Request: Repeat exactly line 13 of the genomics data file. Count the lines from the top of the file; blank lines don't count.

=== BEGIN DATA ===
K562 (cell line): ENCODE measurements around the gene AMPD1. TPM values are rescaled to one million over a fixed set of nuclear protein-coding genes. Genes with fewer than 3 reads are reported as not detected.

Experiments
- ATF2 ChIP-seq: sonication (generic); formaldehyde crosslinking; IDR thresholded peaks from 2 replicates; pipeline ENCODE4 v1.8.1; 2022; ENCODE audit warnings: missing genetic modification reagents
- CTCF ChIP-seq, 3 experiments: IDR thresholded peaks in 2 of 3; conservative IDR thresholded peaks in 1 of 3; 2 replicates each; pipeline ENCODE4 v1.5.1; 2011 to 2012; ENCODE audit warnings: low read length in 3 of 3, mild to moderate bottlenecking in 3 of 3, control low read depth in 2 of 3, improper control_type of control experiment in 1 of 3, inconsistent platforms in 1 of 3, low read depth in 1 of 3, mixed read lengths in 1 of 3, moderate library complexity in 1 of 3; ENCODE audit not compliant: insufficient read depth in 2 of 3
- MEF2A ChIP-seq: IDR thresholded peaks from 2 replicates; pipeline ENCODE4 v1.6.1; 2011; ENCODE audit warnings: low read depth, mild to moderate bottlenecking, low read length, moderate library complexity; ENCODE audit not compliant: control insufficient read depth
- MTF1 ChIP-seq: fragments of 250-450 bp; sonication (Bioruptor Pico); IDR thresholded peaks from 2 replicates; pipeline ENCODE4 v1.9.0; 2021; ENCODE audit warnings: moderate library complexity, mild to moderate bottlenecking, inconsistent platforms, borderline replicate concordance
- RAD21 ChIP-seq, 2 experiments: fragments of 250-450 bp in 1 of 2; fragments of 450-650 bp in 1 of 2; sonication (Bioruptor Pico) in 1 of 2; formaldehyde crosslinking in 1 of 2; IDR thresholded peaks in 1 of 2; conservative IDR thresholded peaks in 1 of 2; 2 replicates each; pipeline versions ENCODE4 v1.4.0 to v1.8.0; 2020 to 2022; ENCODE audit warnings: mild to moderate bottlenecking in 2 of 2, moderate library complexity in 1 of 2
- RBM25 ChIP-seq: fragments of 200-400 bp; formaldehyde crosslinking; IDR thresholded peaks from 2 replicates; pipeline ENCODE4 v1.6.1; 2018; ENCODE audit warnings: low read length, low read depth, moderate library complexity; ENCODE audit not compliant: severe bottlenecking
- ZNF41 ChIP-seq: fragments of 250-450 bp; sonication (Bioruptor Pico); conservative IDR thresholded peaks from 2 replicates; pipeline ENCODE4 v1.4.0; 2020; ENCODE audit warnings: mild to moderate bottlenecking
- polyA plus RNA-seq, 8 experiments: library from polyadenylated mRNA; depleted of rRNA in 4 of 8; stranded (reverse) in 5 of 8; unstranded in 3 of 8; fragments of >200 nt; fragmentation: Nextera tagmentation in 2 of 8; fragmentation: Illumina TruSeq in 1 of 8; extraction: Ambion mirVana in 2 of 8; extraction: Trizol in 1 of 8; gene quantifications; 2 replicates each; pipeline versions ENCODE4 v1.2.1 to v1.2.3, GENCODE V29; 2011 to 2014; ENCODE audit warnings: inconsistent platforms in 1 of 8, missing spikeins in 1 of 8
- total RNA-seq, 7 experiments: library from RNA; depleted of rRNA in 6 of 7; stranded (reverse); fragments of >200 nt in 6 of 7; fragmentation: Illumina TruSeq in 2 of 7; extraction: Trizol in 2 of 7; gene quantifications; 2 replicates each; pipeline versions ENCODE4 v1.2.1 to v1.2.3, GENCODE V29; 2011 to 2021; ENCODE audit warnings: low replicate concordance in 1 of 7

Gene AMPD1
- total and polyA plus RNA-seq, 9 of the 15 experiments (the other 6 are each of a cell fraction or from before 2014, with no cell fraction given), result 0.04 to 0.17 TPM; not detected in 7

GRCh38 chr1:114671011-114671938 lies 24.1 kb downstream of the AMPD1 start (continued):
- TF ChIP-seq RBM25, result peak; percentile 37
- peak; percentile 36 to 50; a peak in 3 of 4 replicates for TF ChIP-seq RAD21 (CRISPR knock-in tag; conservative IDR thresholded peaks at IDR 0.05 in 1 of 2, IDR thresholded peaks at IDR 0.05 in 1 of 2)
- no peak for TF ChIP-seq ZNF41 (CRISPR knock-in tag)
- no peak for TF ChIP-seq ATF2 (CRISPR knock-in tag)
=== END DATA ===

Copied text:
- total and polyA plus RNA-seq, 9 of the 15 experiments (the other 6 are each of a cell fraction or from before 2014, with no cell fraction given), result 0.04 to 0.17 TPM; not detected in 7